First, it allowed Russians to get their money out of Yeltsin’s Russia, but keep it fairly close. Second, once the Baltics were in the EU, the money was safer—subject to more scrutiny and controls perhaps, but certainly safer. Third, the sustained rise in property values meant that drug money could be laundered via the real estate market—much harder to track than regular banking, finance, and commerce. Lastly, if London starts to carefully scrutinize the amount and nature of Russian rubles there, Putin and his fiscal sponsors will need to find another place to move GazProm’s profits. While reports are sketchy and (understandably) secretive, trends seem to indicate that Russia is pulling hundreds of billions of dollars/pounds/euros out of its traditional and well-known banking centers, in anticipation of more sanctions. It needs Riga and Tallinn.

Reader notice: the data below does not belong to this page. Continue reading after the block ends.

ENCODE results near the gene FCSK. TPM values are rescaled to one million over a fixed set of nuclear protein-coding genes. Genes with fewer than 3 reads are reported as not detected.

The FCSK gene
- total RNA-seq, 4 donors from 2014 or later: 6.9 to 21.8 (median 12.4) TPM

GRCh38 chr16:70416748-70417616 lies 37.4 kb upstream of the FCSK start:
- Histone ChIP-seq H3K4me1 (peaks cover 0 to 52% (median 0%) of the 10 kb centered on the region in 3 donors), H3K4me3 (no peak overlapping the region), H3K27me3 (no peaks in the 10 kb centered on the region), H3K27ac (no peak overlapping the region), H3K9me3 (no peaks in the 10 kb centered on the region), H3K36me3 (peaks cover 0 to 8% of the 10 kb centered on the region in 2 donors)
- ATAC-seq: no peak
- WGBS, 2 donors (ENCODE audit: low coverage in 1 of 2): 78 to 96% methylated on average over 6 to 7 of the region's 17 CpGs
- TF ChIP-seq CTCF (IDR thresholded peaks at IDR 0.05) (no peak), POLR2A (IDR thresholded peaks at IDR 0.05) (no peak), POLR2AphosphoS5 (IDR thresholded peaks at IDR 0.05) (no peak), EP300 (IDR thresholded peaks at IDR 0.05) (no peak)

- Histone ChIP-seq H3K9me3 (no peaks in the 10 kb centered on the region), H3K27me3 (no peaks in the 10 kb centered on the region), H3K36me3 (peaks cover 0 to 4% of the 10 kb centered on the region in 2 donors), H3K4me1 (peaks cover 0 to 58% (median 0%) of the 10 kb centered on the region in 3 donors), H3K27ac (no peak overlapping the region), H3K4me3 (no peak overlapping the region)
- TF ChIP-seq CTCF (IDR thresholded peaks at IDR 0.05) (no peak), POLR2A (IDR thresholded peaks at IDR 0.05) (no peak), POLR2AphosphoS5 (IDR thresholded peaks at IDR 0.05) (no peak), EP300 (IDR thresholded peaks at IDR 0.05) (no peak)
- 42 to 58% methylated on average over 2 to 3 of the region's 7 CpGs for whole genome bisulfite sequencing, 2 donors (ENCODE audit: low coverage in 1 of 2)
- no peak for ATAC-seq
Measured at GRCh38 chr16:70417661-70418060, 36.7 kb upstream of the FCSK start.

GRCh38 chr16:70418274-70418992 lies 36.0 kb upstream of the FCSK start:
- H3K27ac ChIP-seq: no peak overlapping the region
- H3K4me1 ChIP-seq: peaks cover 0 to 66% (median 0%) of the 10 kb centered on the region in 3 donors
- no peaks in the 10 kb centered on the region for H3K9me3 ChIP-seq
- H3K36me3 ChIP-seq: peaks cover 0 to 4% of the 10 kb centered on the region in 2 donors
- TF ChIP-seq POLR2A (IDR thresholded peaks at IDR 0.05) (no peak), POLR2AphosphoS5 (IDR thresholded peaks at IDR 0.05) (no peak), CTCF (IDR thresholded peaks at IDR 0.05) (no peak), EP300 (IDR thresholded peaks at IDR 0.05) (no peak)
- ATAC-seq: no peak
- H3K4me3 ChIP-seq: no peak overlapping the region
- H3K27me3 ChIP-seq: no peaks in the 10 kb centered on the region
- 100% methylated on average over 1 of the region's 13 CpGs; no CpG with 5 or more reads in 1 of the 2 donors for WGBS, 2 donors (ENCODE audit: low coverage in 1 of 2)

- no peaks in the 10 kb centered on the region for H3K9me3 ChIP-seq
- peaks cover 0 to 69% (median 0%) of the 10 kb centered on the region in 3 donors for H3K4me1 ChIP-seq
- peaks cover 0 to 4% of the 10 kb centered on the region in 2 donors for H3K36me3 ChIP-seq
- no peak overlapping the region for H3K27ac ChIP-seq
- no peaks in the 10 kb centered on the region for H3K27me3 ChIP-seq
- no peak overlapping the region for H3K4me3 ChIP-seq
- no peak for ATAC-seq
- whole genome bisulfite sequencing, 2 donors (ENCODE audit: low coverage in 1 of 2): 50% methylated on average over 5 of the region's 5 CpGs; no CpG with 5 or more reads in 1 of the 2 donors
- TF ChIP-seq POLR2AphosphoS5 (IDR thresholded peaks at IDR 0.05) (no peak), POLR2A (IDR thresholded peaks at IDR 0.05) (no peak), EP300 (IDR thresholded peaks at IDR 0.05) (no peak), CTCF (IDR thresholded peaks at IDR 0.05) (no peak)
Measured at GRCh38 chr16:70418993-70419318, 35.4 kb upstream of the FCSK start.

If there is a large, wary, careful and capable opponent to Russia’s designs in the Baltic, it is Poland. While Poland will be savvy in its diplomatic maneuverings, it will not back down or overly accommodate Russia.
Poland is the one economy in the region to have sustained a consistent growth, not stumbling during the global fiscal crisis and resultant recession, and adroitly integrating policies at home and in Europe to make many friends, and alienate few potential enemies.
Not only is Poland home to 48 F-16 aircraft, a recapitalizing navy, and a forged force of veteran troops from campaigns in Iraq and Afghanistan, it has a strong economy—almost 40 million citizens—and Radek Sikorski, a very capable practitioner of realpolitik (it doesn’t hurt that he is Oxford-educated, married to Anne Applebaum, and with a Rolodex the envy of any “Atlanticist” leader.)